Mt. St. Helens: UI confusion high on the mountain
4-7 June 2021
random trip report
[Click images for large version and again for full resolution]
[Good photos by Dave; the rest by me.]
Ron, Dave and I have a tradition of getting together every summer to have a few beers, catch up, and do something outdoors. Sadly, we missed 2020 due to COVID. But now we're fully vaxxed and ready to rumble.
At Dave's suggestion we settle on Mount Saint Helens (MSH), the 8,366' volcano in SW Washington. Dave gets a permit.
I fly to SEA, meet Ron, and Dave picks us up. We drive to our rental in Woodlands. Traffic slows to a crawl for a long stretch around Fort Lewis (where my father was once stationed).
We stop at the Safeway and get a lot of food. The rental is the ground floor of a large rustic/luxury house set on a hillside with a commanding view. The large yard has sculptures, gazebos, a koi pond, rose bushes, and various trees. Very nice but also pricey ($300/night, counting all fees). The proprietor, Tim, and his wife live upstairs. Tim is rather talkative, and seems a bit skeptical about our MSH plans.
We eat roast chicken and asparagus out on the deck, with a good local IPA.
We discuss the beauty of clouds and their under-appreciation. Dave points out that there is in fact a Cloud Appreciation Society.
There are 2 bedrooms; I claim the single for myself and sleep well for a change.
The forecast calls for rain. We plan to do a warm-up hike near MSH. Nearby is Ape Caves, which requires reservations and is booked up; we decide to go there and see if we can talk our way in.
We drive for an hour toward MSH, then turn off on a side road to Ape Caves. After about a quarter mile we hit a sneaky pot-hole at speed. The left rear tire goes flat, with a tear in the sidewall.
We jack up the car and put on the 'donut' (emergency spare), which is underinflated.
We continue to Ape Caves, and fail to talk our way in.
We return to the main road, and drive back down until there's cell service. Dave calls the nearest tire store, Les Schwab in Battle Ground. They don't have the exact size - 205/55/17 - but they have something close: 205/50/17. We drive there, hoping that either that will work or they can get the right size from a different store. We find a gas station and inflate the donut.
At Les Schwab they tell us to wait until they have time to look at the car; no ETA is given.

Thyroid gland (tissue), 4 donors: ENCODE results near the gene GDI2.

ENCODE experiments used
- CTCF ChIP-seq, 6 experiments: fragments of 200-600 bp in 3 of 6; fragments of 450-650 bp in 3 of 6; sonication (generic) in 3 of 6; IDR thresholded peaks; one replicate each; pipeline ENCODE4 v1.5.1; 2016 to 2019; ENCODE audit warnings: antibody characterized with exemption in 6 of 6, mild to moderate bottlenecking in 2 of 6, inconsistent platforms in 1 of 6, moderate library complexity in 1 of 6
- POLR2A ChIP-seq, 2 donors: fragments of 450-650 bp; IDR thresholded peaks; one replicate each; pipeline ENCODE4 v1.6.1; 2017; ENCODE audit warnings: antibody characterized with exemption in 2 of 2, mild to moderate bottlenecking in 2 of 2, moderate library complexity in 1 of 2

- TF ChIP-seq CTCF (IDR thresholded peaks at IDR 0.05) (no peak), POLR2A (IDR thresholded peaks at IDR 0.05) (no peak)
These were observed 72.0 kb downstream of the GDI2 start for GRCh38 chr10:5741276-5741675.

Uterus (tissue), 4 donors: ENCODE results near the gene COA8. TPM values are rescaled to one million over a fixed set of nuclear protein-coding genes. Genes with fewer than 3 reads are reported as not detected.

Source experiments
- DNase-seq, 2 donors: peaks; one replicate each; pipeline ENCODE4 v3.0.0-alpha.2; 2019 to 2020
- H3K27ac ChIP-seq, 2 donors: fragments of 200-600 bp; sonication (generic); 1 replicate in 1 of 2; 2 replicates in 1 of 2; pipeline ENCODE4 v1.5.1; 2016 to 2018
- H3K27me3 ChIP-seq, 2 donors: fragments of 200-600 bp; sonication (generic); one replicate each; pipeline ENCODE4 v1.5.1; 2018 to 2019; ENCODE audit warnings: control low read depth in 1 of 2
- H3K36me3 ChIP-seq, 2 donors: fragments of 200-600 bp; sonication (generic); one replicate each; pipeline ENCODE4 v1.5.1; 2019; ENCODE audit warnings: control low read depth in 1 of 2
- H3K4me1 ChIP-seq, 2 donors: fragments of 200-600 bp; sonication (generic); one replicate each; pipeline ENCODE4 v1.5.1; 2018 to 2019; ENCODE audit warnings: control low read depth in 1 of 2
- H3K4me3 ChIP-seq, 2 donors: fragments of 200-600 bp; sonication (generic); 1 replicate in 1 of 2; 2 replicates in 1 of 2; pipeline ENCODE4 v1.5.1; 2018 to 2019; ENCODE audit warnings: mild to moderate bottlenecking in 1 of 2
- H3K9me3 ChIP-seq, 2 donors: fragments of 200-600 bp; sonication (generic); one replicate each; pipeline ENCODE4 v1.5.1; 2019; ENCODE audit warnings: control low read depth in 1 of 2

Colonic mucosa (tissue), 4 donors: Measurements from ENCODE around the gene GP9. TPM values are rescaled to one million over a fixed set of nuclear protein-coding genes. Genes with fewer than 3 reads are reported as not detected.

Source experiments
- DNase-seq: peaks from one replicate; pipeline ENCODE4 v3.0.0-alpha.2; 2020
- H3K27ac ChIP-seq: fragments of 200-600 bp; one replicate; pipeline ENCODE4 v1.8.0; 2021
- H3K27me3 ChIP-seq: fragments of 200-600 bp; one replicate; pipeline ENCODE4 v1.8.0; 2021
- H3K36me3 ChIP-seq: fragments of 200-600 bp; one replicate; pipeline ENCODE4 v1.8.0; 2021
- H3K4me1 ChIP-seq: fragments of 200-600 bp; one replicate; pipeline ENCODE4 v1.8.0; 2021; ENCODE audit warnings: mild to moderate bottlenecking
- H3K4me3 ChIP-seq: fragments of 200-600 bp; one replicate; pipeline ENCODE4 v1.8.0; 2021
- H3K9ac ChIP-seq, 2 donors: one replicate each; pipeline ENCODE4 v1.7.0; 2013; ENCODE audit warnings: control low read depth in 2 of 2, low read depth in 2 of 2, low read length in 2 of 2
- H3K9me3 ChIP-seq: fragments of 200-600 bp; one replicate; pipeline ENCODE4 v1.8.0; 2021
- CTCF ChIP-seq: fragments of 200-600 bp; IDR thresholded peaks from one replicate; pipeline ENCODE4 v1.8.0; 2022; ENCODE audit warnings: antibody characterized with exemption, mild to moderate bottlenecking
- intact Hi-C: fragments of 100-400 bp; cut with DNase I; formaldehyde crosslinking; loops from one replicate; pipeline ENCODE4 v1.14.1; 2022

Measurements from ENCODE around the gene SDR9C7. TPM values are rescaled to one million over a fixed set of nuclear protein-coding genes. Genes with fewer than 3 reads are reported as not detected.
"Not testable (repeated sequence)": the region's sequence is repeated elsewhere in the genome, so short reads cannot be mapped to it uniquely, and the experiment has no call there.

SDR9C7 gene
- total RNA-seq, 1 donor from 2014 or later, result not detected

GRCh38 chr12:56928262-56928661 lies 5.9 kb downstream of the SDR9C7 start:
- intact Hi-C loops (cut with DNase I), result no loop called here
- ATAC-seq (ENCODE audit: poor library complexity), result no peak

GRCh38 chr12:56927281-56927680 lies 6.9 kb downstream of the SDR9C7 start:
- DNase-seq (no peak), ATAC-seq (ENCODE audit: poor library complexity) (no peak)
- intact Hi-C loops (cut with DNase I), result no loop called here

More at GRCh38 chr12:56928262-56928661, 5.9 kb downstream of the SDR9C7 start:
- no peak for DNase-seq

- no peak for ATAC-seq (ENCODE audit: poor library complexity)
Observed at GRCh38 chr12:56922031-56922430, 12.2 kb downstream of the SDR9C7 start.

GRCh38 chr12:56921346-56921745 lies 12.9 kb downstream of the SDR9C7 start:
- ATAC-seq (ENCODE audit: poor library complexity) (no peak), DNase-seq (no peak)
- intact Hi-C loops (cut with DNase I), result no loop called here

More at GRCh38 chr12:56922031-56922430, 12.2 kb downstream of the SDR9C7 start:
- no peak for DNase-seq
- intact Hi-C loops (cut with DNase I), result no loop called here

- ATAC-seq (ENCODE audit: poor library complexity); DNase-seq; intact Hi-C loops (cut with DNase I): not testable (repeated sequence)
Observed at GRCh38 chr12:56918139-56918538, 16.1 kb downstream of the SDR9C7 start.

Eventually Dave asks the manager to check their computer to see if any nearby Les Schwab has the right size; none does. Another customer recommends Discount Tire in Vancouver (WA, not Canada; it's a few miles away). We give up on Les Schwab.
Discount Tire doesn't have the right size either. Dave calls the VW dealer in Vancouver. They have the tires, but can't install them until Monday morning!
The only option seems to be: go to Vancouver and rent a car. Leave Dave's car at the VW dealer. Get up early Monday, drive to Vancouver, return the rental car, pick up Dave's car, drive to Seattle. A bit ornate.
We drive to Vancouver. On the way to the Enterprise office we pass a Firestone store, and call them. They don't have the tire but they're not busy either. New plan: get the tires from the VW dealer, take them to the Firestone store and have them installed.
We go to the VW dealer (one of many Dick Hannah dealerships in the vicinity). Not only do they have the tires, but they can install them right away! They blame the front office (who answers the phones) for the confusion.
We have 2.5 hours to kill. We walk/jog a mile to a shopping mall (at my insistence, for no particular reason other than that I haven't been to a mall in a long time).
We return to the WV dealer and get the freshly-shod car. All's well that ends well, except that Dave's wallet is about $750 lighter.
By now it's around 3:30 or so. The rain stops and there's some sun. We drive to the Ridgefield National Wildlife Refuge to do a short hike. It's fenced off and closed-looking - they're building a fancy new vistor center - but we go in anyway and cross a taped-off footbridge over some railroad tracks.
We pass some kind of native-American log structure.